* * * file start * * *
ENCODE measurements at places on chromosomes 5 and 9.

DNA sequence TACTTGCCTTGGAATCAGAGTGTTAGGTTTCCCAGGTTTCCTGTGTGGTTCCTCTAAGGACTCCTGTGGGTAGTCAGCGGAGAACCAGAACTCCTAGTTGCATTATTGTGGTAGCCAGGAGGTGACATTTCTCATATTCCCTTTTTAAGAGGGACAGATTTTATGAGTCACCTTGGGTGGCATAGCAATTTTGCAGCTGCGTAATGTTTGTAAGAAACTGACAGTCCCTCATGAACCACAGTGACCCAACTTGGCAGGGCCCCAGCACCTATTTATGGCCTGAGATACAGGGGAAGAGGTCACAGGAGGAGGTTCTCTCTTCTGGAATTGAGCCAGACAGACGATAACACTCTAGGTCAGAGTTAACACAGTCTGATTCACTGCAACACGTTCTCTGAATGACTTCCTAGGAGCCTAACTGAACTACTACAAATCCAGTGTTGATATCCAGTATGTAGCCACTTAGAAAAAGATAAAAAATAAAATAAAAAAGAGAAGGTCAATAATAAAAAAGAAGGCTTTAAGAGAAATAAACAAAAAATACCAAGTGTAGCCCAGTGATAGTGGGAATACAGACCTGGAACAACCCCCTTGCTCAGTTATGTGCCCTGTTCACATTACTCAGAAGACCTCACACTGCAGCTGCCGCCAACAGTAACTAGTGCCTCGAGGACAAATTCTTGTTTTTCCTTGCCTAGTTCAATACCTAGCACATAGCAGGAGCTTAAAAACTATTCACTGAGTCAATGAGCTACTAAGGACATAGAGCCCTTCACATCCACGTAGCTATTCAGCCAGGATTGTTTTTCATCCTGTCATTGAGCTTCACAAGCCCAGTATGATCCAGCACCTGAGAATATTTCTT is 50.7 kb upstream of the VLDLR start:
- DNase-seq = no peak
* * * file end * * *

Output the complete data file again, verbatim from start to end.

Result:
ENCODE measurements at places on chromosomes 5 and 9.

DNA sequence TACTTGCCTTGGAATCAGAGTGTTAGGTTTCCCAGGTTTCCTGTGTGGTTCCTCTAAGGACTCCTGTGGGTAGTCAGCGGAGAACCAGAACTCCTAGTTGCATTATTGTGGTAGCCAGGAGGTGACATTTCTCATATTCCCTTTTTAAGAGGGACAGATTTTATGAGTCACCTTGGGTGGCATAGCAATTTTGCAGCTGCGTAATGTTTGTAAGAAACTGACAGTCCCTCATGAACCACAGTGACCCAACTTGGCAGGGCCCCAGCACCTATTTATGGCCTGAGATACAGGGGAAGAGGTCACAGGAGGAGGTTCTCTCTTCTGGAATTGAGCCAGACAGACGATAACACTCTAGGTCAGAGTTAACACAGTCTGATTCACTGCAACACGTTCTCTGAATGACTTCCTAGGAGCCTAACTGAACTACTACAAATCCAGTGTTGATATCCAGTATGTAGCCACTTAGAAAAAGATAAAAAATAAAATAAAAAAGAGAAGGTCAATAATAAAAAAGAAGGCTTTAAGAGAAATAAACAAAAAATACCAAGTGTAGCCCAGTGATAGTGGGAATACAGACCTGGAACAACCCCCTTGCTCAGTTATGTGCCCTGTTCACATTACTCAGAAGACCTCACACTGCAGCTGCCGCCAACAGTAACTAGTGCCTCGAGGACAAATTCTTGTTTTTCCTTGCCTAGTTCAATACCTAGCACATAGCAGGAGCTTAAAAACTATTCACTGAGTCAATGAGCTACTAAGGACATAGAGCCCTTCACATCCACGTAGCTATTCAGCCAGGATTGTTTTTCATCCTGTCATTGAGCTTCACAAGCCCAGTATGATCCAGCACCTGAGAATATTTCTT is 50.7 kb upstream of the VLDLR start:
- DNase-seq = no peak